Why Financial Security Matters?

Pervasive financial insecurity among American households threatens the future of our families, communities, and the nation’s economic prosperity. The ability to earn and accumulate assets determines whether families can leave poverty behind and achieve economic security. Assets include both tangible and intangible resources such as cash savings, a college education, stocks and bonds, or a home. Without assets, families may be able to subsist day-to-day, but will not be able to cope with a financial emergency, save for their children, or invest in a better future.

The larger, interconnected systems and institutions that weave throughout our lives can support or inhibit a family’s ability to improve their financial security. In fact, specific features of some systems actually strip assets and wealth from the most vulnerable families and communities, increasing their financial insecurity and deepening poverty.

The persistence of poverty is intimately connected to the enormous wealth gap that divides our nation. The top 10 percent of households possesses three-quarters of all the wealth in America. The vast majority of all people in the United States, the bottom 80 percent, account for only 13 percent of the nation’s wealth. The racial wealth gap—the difference in net worth between households of color and that of their White counterparts—is even more acute. White households own 13 times the wealth of Black households and 10 times the wealth of Hispanic households. The loss of wealth that occurred during the Great Recession compounded the wealth gap. While wealthier families are recovering, many lower–income households and households of color continue to experience decreasing net worth.

By 2042, America will be a people-of-color nation; yet, historically, people of color have faced barriers to saving, investing, and preserving financial assets. The impacts of wealth inequality are far reaching and contradict the core American values of equal opportunity, hard work, and upward mobility. While the wealthiest families accumulate disproportionate benefits from the expanding economy, millions of families at the middle and bottom of the economic ladder are living in a state of perpetual financial insecurity. These families are surviving on a day-to-day level, but they cannot cope with a financial emergency or save for the future. In fact, almost half of all American households, and two out of three households of color, do not possess sufficient savings to sustain themselves for a minimum of three months if their income is disrupted; and one-third of African Americans and Latinos do not own any financial assets.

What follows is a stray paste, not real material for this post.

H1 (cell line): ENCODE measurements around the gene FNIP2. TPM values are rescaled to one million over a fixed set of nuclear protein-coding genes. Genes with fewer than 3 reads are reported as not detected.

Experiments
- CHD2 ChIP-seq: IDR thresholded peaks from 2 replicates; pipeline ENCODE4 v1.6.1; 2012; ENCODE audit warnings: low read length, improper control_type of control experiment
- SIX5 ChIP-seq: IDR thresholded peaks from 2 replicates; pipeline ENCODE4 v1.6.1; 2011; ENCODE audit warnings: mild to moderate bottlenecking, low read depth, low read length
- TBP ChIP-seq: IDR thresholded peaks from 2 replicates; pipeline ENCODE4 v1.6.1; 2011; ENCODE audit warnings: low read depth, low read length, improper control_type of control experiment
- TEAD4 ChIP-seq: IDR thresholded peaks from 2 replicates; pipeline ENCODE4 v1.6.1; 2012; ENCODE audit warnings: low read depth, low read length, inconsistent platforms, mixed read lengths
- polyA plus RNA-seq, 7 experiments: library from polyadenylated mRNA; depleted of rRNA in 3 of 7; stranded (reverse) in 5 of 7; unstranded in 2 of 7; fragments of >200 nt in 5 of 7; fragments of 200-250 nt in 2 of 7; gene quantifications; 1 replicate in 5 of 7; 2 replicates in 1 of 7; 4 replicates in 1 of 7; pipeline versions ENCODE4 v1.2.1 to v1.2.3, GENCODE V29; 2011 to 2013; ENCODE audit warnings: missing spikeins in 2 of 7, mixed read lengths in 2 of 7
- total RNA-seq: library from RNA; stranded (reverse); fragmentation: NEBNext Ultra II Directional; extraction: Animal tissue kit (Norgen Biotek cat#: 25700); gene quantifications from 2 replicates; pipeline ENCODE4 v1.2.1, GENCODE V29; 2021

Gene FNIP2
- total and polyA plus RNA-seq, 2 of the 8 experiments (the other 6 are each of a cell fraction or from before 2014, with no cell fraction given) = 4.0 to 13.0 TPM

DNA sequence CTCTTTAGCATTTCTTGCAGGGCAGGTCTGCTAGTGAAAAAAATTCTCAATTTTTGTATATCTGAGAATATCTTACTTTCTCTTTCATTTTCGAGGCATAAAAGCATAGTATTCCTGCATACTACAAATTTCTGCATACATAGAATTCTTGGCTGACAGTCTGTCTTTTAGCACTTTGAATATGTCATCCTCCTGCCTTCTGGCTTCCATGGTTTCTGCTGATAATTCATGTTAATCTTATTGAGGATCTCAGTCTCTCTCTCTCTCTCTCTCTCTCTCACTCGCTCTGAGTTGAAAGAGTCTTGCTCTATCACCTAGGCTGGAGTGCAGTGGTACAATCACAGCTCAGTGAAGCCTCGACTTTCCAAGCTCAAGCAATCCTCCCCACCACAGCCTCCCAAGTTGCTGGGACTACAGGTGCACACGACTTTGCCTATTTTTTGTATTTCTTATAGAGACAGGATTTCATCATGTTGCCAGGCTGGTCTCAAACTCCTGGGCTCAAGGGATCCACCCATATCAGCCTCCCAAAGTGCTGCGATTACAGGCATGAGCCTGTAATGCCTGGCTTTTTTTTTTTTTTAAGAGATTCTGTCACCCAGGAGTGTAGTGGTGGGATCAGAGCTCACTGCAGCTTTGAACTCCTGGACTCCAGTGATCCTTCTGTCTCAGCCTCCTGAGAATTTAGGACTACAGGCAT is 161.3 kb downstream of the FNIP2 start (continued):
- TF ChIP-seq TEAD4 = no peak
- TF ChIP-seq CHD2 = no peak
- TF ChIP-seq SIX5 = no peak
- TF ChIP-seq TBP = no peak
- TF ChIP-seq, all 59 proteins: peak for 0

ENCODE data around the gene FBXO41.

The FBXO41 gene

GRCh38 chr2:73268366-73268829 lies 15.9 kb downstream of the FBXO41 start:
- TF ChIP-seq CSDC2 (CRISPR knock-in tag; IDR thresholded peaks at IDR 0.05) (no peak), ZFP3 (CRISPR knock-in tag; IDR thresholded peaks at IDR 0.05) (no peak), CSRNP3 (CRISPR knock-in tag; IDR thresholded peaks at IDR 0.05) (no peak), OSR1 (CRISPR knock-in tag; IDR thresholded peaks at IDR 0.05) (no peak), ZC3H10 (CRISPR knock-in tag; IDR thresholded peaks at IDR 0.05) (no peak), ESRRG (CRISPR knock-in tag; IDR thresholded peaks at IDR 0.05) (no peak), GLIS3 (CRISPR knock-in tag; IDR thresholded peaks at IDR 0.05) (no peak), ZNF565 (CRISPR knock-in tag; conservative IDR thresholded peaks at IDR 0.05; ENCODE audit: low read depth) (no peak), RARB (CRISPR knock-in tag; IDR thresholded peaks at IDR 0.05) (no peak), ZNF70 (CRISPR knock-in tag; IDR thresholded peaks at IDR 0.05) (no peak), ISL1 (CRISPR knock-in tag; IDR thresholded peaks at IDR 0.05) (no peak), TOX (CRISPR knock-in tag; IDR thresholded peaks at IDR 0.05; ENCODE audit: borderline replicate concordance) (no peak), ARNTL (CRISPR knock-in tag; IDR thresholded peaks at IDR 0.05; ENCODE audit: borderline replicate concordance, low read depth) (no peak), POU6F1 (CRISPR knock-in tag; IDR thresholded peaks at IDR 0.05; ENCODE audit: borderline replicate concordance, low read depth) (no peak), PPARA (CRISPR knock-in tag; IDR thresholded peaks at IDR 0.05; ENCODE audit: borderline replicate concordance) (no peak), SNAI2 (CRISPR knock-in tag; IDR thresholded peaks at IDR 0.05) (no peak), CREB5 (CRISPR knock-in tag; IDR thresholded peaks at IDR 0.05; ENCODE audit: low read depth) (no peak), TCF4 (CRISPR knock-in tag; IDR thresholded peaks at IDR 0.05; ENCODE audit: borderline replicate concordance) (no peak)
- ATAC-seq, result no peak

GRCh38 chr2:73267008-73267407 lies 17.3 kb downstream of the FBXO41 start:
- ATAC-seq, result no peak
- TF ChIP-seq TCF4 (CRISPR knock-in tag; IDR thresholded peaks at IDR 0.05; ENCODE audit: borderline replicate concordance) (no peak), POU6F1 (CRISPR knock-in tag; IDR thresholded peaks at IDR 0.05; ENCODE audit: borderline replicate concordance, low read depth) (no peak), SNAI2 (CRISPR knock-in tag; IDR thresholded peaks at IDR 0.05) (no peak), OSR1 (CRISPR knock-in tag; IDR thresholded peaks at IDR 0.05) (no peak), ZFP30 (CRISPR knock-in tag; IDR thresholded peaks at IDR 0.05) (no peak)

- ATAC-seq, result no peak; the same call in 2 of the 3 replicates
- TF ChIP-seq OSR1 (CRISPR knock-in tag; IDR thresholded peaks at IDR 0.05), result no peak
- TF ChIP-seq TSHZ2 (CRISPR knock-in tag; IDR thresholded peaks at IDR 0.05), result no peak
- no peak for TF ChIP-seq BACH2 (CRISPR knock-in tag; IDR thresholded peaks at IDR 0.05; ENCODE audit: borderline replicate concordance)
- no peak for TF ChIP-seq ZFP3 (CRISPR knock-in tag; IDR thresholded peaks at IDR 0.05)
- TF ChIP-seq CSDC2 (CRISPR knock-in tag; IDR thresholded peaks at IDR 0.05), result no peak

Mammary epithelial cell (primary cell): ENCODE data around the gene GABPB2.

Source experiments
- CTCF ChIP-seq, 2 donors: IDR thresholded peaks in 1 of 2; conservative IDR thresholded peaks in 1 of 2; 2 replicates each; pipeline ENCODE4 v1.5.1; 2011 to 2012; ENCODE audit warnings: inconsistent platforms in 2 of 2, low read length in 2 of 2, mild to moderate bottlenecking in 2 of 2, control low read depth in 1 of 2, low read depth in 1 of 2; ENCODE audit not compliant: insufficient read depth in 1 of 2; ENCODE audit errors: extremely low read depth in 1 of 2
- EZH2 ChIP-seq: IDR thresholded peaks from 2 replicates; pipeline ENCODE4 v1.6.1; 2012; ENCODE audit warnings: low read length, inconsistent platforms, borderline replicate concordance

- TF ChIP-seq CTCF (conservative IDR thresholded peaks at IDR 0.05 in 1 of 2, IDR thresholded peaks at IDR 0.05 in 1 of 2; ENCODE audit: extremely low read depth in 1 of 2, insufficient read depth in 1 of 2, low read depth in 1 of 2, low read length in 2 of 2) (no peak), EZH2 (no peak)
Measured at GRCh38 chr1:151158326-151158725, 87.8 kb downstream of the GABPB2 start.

Our solution to the problem of wealth inequality and the racial wealth gap is equity. Equity is the antidote to inequality because it embraces our diversity and works to reverse trends so that everyone can more fully participate in our economy. Diversity is our greatest asset, our competitive edge in a world without boundaries. That vision informs a policy agenda driven by equity, fairness, and inclusion.

Our prosperity depends on an equitable economy rooted in communities of opportunity. Achieving this goal requires a new set of policies and strategies at community, regional, state, and national levels. These policies and strategies must ensure that, over their lifetimes, all Americans have access to higher education; livable-wage jobs; health resources; and opportunities to save, invest, and preserve financial assets.

In communities across the country, public, private, philanthropic, and nonprofit sector leaders are designing policies to expand and protect financial opportunities for families to save and invest in themselves and in their communities. They are working on all fronts of a continuum of financial capability that includes learning about options, accumulating resources, investing to make money go farther, and preserving against losses and predatory practices.

Click here to learn more and to read “Breaking the Cycle: from Poverty to Financial Security for All.”